Catching up on your z’s, stealing some shut eye, sawing logs, grabbing 40 winks, or hitting the hay… no matter what you call it, sleep is absolutely critical to our continued good health. Without enough of it we simply, well, start to fall apart.
Although we still have more to learn about exactly what happens during the hours that we’re snoozing, we do know that our bodies use this “down time” to get a whole lot of work done. When we short-change ourselves on sleep, some of that work doesn’t get done, and the consequences of lack of sleep can be devastating, raising our risks for diseases ranging from cancer to diabetes.
Men, you ought to think twice before deciding to burn the candle at both ends. Lack of sleep could raise your risk of prostate cancer. And we’re not talking about a little rise in risk here, either. According to one study, published in the journal Cancer Epidemiology, Biomarkers, & Prevention, if your insomnia has you battling to stay asleep, your prostate cancer risk could even double!
And if that doesn’t scare you enough to want to do something about your sleep problems, what if I told you that lack of sleep could send your sperm counts south and even lead to shrunken testicles!
(Yeah, I thought THAT might get your attention.)
Ladies, don’t think you’ve dodged a bullet here. Lack of sleep can have both men, and women packing on the pounds and fighting skyrocketing blood sugar.
In fact, getting less than six hours of quality sleep a night is linked to a higher Body Mass Index, according to a study in the American Journal of Human Biology. And a University of Illinois at Chicago study found that poor sleepers were twice as likely to have type-2 diabetes as those who regularly got a good night’s sleep.
Lack of sleep means lost neurons
Now a new study, published in the Journal of Neurosciences, has given us yet one more reason to commit to keeping our date with the Sandman every night. According to researchers, sleep loss can literally cause brain damage!
And to make matters worse, sneaking in extra naps—or sleeping in on the weekends—to catch up on your sleep will NOT help reverse the damage you’ve done to your brain.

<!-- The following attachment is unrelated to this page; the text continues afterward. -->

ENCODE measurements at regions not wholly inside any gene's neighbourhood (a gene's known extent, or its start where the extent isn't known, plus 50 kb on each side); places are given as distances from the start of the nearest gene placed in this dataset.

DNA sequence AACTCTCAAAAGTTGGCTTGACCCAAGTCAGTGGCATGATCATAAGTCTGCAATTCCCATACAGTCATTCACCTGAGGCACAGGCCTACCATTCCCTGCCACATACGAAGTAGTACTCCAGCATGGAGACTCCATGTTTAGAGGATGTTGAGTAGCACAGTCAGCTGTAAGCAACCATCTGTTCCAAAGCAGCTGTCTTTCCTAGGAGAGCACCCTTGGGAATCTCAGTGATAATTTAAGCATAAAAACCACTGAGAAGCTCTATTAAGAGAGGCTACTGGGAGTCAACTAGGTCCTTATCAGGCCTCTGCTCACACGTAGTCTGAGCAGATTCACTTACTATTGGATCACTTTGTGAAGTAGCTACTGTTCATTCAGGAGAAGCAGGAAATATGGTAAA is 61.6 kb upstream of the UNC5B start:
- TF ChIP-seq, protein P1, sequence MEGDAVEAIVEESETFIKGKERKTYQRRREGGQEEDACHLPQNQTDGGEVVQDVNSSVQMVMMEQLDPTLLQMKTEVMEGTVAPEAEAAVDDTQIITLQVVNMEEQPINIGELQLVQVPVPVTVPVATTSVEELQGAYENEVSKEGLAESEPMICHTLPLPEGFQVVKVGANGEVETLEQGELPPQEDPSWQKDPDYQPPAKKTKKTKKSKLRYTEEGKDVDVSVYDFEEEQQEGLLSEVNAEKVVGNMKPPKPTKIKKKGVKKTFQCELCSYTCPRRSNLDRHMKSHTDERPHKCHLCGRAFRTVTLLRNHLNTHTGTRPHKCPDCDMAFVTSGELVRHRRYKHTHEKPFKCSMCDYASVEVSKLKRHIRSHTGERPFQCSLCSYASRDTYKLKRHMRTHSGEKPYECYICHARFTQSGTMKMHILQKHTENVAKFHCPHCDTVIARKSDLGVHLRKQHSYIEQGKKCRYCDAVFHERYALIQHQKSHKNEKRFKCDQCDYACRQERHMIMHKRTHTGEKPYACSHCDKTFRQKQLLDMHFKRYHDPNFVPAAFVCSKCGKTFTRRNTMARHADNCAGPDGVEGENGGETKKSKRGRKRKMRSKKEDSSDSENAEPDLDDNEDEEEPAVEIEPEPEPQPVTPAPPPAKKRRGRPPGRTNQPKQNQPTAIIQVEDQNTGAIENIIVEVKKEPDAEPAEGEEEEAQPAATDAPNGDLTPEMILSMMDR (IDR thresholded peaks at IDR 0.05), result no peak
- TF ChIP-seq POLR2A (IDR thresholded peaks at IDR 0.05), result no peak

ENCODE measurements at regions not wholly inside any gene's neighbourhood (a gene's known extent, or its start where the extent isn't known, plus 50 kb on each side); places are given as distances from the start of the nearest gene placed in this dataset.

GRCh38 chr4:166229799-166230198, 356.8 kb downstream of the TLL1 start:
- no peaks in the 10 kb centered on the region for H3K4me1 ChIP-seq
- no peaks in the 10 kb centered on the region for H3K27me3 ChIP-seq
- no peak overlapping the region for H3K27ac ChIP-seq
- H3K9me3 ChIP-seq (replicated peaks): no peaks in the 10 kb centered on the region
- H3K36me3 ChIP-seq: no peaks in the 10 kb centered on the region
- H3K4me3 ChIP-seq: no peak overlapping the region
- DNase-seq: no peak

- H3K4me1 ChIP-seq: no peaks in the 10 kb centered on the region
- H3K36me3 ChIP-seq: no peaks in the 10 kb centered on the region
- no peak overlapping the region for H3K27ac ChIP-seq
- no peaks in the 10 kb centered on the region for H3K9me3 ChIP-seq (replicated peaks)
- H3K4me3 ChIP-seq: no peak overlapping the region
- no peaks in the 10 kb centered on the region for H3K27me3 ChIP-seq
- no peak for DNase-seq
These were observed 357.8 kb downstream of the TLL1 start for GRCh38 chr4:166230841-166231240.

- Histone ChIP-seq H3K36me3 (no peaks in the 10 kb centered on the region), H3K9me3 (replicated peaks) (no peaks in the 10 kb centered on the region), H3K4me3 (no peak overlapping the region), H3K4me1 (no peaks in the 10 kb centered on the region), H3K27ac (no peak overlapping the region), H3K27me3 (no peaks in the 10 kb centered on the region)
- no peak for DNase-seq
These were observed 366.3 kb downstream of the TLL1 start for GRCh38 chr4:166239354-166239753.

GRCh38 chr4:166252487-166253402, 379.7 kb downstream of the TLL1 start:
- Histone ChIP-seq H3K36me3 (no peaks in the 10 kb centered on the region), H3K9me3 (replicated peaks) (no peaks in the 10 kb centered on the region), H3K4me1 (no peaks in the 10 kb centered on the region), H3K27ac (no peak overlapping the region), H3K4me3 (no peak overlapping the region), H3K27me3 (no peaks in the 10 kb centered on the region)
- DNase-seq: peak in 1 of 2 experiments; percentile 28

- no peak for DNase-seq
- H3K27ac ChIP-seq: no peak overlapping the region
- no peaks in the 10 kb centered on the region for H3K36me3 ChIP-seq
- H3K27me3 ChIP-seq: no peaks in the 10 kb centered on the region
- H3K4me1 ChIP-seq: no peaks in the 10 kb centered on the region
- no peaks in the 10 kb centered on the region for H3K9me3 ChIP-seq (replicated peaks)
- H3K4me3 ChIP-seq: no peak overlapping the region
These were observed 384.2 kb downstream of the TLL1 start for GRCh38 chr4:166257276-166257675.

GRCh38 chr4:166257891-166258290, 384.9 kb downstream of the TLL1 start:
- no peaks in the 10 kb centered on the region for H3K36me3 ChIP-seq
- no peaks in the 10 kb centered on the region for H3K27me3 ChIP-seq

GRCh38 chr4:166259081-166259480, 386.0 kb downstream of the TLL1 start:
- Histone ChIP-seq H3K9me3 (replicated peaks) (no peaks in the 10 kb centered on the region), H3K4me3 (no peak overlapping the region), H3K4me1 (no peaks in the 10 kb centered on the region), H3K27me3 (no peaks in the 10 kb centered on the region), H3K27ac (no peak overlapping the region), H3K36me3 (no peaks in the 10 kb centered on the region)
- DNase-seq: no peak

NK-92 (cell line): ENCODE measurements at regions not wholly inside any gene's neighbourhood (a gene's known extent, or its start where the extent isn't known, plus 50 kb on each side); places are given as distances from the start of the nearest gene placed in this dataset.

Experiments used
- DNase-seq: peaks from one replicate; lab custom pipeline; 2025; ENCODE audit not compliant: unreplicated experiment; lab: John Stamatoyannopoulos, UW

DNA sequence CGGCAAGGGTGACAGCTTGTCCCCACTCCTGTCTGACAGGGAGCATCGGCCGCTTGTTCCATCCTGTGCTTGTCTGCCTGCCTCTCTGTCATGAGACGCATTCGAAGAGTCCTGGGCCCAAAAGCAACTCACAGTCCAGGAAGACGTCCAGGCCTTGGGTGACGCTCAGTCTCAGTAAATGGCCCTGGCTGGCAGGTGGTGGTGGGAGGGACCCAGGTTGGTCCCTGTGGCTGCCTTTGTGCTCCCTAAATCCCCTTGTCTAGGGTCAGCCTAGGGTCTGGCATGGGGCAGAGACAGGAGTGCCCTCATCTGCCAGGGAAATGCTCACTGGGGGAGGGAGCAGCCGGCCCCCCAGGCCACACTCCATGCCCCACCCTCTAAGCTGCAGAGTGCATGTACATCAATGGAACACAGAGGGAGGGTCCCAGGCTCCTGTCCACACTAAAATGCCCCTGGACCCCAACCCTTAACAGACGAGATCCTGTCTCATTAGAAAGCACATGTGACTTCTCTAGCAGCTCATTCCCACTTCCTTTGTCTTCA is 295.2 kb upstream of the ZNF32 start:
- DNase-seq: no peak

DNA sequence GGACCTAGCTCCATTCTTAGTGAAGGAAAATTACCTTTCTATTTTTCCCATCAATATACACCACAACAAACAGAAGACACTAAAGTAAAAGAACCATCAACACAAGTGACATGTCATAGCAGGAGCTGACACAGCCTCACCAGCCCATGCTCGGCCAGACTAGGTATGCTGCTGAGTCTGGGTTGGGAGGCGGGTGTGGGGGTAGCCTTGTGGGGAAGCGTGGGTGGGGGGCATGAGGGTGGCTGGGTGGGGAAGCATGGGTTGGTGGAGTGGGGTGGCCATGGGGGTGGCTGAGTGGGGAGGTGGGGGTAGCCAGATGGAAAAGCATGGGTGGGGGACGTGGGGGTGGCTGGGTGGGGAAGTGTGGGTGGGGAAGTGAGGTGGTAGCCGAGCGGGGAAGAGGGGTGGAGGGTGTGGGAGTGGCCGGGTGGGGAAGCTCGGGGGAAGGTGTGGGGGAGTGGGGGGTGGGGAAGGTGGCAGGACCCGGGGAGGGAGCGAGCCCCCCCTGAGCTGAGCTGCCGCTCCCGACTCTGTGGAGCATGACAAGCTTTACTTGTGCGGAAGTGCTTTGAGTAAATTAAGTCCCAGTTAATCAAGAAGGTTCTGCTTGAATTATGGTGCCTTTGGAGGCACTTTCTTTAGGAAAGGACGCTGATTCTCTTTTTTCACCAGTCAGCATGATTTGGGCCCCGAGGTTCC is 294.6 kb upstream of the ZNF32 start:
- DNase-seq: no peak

University of Pennsylvania neuroscientists wanted to find out what effects a sporadic sleep schedule… like the one that shift workers are subjected to… would have on the brain. To find out, they put mice on a sleep schedule that had them sleeping for short periods of time during inconsistent hours. And the results were, frankly, nothing short of shocking.
The researchers found that the mice suffered MASSIVE brain damage, losing an astounding 25 percent of the neurons in the area of the brain that is responsible for alertness and cognitive function. Apparently the brain’s built-in defense system against sleep deprivation… having new neurons pump out extra sirtuin type-3 protein to energize and protect you… breaks down after a few days
Getting serious about shuteye
One thing’s very clear; it’s time to get super-serious about your shuteye. If you’re not already regularly getting a good night’s sleep (typically, eight hours of uninterrupted snoozing) you need to commit to changing that. If you don’t you very well may be facing a future filled with obesity, diabetes, cancer and brain damage!
But don’t fall into the trap of quick-fix anti-anxiety or sleep drugs. I’ve warned you before about the many pitfalls of these dangerous pills with their long list of potential side effects including a raised risk of dementia, falling, and death. And studies show that the drugs are often ineffective, and may not lead to any significant increase in quality sleep anyway.
Instead, look for natural solutions to your shuteye problem, starting with cutting back on stimulants like caffeinated coffee, tea, and soda. Next turn your bedroom into a sanctuary. Remove the TV, get rid of any light sources like blinking electronics, and make sure the temperature is comfortable. And finally, ban brain-stimulating back-lit devices like smartphones and tablets for at least an hour before turning in.
If you’re particularly sensitive, some energizing supplements like B12 or ginseng may interfere with your sleep, too. Try taking them first thing in the morning, instead of in the afternoon or evening.
To ease anxiety symptoms, consider trying 500 mg of magnesium before bed. L-tryptophan if you’re under 40, melatonin if you’re over 40, and GABA no matter what your age, can all be effective, natural, short-term sleep solutions. All of them may be able to help you readjust your bad sleeping habits to get back into a regular routine.
And if you’re still having trouble getting sleep, I strongly recommend you make an appointment to see a doctor who is skilled in natural medicine. He’ll be able to pinpoint the real cause of your sleep troubles, and tailor a get-to-sleep plan specifically for you.